Zelos Chroma Hands-On


The last time we encountered Zelos Watches they had just launched their third watch, the Abyss 3000M Bronze on Kickstarter (which was successfully funded and then some). In between dive watch releases, the brand went for something different, the minimal-designed lugless Chroma.



ZelosChromaFACECase: 316L Stainless Steel; also in PVD finish
Movement: Miyota 8215, custom PVD plated rose gold rotor
Dial: Black (also available in cream and skeleton black or skeleton cream)
Lens: Sapphire
Strap: Crazy Horse Leather
Water Res.: 50M
Dimensions: 42mm
Thickness: 11mm
Lug width: 20mm
Warranty: 1 Year International Warranty
Price: $299


The 42mm round, lugless case is the most noticeable feature of the Chroma. Rather than traditional lugs for the strap the Chroma instead uses hidden lugs on the underside of the round case. (We recently saw this same look with the Uniform Wears M40.) The case height is a respectable 11mm and its textured sides give it the appearance of being made up of several stacked pieces. It’s a cool look that gives the watch some additional interest on the wrist. The back of the case is nicely done as well with some contrast in finishes between the case and the four-screwed see through back. Even the rotor is treated in a gold finish and marked with Zelos. It’s nice to see this attention to the case back, even though it’s clearly not often seen. With the stock strap the watch weighs in at only 89 grams so its not an arm anchor. The front and back are protected by sapphire crystals and the “Z” marked crown screws down. Given it’s diminutive size I found it to be a little tough to get ahold of to unscrew to set the time, but not impossible.


Dial and Hands

The dial of the Chroma is kept about a simple as one could get, yet is not boringly so. Yes, it is stark with no numbers or text, save the Zelos “Z” at 12 o’clock. The dial is multi-level with the inner portion having a nice sunburst pattern on the black finish. Around the outside of this section of the dial are the stick markers for the hours and the minutes. The hour markers are the same length as the minute but are just a little bit thicker. The outer section of the dial slopes up towards the sapphire crystal. Cut into the piece are slits showing white underneath for each of the 12 hours, effectively extending the length of the markers from the lower section. This section of the dial has a subtle radial pattern around it contrasting the outward flowing pattern of the lower dial.


The hands are pretty basic silver stick style hands. They provide well enough contrast against the black dial, however they are not lumed. In fact, there is no part of the dial that has any luminescent material. Of all the factors of the watch this seems like the one shortcoming, though is not necessarily a deal breaker.


The movement used in this model, the non-skeleton version, is the well known Citizen Miyota 8215. The 8215 is the “workhorse” of the Miyota line. Non-hacking, automatic and hand-winding, 40 hours of power reserve and beating at 21,600 BPH the 8215 is pretty much one of the go-to’s for affordable movements.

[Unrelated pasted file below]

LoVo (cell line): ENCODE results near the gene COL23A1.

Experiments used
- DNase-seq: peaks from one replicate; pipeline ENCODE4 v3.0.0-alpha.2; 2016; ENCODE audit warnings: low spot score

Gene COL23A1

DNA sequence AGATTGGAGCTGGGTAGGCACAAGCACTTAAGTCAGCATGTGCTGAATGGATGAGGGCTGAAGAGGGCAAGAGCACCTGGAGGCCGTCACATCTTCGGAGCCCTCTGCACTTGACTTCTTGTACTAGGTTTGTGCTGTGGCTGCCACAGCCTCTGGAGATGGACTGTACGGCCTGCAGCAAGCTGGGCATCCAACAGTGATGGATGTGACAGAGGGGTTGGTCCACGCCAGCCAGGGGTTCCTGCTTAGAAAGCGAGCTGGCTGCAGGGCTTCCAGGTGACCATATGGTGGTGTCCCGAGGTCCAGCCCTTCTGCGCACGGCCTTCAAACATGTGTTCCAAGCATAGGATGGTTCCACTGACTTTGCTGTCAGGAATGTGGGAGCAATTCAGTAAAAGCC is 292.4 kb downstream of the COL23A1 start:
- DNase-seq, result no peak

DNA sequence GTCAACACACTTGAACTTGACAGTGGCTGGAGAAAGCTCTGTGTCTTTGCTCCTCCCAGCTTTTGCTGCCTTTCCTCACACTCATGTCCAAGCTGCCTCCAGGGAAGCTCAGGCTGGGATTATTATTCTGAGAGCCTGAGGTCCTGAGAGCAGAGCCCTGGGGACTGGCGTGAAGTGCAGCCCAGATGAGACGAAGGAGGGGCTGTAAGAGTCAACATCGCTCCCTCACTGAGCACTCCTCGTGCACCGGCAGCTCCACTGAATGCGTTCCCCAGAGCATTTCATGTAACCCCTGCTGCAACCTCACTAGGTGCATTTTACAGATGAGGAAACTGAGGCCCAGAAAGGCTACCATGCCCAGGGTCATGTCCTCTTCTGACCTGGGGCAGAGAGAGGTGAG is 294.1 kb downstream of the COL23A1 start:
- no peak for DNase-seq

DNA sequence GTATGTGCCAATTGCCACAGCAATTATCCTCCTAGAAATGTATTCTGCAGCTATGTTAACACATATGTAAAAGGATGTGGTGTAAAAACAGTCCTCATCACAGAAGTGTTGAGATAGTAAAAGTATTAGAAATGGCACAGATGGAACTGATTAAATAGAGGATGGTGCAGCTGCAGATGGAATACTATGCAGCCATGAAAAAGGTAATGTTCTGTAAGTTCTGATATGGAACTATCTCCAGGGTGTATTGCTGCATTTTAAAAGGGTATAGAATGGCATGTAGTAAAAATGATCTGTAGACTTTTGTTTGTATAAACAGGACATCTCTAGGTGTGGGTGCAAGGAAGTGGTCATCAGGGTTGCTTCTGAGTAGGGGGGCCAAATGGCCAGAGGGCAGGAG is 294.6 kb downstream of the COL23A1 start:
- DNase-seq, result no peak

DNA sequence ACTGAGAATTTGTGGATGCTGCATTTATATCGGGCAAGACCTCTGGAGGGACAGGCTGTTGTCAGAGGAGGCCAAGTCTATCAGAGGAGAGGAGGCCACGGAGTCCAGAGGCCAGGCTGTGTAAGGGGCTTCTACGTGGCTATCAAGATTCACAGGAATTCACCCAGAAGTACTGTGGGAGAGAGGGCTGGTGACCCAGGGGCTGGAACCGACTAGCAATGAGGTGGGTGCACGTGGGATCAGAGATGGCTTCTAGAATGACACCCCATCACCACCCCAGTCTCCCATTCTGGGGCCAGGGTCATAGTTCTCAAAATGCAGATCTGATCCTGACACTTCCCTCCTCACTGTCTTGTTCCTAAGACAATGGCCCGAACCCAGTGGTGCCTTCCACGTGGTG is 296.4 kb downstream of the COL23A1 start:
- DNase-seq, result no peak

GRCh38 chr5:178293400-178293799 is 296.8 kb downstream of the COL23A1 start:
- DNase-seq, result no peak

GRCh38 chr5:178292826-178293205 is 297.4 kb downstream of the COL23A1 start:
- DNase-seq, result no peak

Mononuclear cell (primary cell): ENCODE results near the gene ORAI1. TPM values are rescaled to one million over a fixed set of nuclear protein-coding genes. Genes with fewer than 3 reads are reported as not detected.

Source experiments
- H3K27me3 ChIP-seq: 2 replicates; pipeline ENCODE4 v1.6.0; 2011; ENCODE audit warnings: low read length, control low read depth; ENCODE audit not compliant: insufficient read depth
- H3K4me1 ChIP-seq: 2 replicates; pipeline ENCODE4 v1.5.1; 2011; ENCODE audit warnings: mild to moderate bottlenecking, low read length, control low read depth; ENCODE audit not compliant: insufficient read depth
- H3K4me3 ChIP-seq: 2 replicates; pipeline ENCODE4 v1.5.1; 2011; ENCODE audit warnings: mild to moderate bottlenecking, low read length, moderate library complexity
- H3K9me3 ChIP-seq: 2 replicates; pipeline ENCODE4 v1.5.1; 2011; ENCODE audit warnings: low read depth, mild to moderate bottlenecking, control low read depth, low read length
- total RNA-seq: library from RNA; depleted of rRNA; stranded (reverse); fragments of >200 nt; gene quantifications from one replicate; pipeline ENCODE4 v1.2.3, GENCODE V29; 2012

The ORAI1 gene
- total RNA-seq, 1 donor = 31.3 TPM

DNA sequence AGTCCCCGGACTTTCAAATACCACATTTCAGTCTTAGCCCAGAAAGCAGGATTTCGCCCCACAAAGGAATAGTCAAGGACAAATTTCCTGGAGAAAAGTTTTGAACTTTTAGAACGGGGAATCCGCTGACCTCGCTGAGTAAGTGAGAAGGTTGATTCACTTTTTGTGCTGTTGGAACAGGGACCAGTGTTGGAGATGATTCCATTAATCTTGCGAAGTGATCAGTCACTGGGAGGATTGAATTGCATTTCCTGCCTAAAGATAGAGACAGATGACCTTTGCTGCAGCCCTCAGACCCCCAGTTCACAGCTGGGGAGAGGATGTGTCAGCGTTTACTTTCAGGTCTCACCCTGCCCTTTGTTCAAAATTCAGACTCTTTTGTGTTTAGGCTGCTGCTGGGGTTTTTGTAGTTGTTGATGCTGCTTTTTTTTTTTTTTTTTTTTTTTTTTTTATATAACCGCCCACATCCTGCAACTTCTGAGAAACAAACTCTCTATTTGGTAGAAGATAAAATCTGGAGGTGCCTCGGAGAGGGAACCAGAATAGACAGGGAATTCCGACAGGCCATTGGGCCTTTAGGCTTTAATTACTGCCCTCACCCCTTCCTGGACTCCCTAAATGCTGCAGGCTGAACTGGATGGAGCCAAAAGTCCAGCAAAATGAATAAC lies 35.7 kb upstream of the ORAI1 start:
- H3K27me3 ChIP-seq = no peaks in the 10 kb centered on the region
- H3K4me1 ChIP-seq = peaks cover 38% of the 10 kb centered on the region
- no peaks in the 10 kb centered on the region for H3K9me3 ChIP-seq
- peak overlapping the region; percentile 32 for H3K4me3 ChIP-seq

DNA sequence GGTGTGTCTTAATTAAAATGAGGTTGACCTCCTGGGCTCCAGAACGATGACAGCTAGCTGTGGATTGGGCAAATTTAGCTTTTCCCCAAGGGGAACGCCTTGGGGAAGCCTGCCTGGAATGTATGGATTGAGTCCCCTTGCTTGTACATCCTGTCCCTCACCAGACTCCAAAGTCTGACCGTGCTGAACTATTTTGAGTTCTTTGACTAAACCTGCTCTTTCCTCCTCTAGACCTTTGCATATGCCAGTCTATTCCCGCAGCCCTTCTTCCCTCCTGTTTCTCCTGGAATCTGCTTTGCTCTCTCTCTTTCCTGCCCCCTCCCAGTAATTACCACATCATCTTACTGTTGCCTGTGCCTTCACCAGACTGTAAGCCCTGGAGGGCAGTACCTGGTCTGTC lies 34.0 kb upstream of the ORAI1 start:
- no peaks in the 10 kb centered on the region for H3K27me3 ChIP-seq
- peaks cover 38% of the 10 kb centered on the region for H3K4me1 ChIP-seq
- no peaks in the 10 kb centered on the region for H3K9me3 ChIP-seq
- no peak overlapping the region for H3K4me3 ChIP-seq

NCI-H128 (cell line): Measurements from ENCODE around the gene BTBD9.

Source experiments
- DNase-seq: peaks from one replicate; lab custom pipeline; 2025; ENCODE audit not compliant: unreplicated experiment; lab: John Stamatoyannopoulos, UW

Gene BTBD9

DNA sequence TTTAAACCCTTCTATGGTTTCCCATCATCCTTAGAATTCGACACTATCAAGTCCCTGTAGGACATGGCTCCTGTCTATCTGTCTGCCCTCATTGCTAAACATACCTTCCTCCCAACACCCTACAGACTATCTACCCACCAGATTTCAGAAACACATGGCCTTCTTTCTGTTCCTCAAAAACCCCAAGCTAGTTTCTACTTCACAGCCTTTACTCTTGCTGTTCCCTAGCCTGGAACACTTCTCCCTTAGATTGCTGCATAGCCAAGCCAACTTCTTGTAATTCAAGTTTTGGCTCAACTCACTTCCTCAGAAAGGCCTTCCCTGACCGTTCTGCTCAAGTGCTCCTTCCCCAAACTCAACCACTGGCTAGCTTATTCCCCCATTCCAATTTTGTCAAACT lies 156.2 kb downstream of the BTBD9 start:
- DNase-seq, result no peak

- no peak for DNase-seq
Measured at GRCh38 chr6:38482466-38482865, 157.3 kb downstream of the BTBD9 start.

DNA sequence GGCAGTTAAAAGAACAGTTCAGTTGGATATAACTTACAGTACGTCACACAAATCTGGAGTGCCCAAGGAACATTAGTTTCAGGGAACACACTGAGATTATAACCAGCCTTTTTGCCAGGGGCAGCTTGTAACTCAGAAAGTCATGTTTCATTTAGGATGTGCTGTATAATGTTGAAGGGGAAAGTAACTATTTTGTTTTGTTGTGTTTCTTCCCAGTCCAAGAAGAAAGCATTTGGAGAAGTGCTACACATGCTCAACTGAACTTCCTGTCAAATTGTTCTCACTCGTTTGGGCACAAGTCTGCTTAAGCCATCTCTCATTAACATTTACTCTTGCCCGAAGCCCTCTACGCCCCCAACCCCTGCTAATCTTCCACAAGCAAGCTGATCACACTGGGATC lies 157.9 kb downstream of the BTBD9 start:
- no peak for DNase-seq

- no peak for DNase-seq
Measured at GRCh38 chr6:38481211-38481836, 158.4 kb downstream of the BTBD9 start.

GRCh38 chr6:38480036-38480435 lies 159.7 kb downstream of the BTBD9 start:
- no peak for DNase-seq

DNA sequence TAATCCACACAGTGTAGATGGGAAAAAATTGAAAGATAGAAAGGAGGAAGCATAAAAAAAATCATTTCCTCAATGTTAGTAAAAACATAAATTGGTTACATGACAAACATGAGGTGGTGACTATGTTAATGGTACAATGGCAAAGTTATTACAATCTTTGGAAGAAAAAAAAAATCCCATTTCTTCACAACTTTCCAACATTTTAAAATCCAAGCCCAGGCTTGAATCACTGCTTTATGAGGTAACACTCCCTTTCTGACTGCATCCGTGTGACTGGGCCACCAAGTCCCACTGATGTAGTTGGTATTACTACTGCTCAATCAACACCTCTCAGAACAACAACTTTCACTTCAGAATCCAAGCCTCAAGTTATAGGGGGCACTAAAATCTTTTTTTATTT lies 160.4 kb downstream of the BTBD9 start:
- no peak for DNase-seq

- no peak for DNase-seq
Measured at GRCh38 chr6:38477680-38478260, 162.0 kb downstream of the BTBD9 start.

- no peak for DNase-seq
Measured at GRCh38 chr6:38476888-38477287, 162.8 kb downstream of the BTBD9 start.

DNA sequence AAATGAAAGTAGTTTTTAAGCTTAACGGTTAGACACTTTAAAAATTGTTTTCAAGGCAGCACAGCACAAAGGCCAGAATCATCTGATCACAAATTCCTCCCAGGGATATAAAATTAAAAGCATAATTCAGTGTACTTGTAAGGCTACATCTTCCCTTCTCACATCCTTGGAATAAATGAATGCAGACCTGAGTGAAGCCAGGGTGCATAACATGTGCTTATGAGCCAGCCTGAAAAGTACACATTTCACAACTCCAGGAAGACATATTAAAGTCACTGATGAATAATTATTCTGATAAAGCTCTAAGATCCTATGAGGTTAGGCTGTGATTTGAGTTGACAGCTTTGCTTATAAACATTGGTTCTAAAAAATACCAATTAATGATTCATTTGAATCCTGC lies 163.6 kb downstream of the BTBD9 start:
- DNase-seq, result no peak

Strap and Wearability

This example came with a black strap with contrasting white stitching made from crazy horse leather. The strap has a matte finish with a light texture apparent on the strap. At first it was a bit on the stiff side, but after some wear has started to break in nicely without many signs of stress or wear. The buckle is marked with “Zelos” and has a nice cut-out on either side of the buckle as it attaches to the end of the strap.


If you are not used to wearing a lugless watch the Chroma can definitely look different on the wrist. It takes some getting used to, but once you do, you realize it’s a nice look. Without the extra length of the lugs those with smaller wrists do not have to concern themselves with the watch looking too long. With the strap broken in some, the watch wears well and is quite comfortable. The stacked case appearance is clearly visible while worn, as mentioned, and give the watch an additional something to look at aside from the time.


The Chroma is a well done sophomore outing for Zelos. Aiming for both a minimalist design and affordability, the Chroma does well on both counts. The stacked case is a feature that still catches my eye and I really dig how the lugless design wears. The watch is somewhere between a dress and more casual piece, and I believe it could go either way. It feels just sporty enough for casual with the lugless look and (again, I know) stacked case and the dial provides for a more sophisticated look.


The Chroma does have other options aside from this black dialed version, with a cream dial in stainless, black dial in PVD, and airplane propeller cut skeleton styles in cream/stainless and PVD/black case and dial finishes. Each variation is available in a numbered case back for $299 USD. If interested yourself you can pick one up directly from the Zelos Chroma store.

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Residing in North Idaho, James has been wearing a watch for over 35 years. With growth of the internet in the late 90s watches as an interest turned into an obsession. Since that time he has been a watch forum moderator, watch reviewer, contributor to Nerdist, and operates Watches in Movies in his spare time.
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One response to “Zelos Chroma Hands-On”

  1. Jeremy P says:

    better. this might be a homage to giuliano mazzuoli timepieces.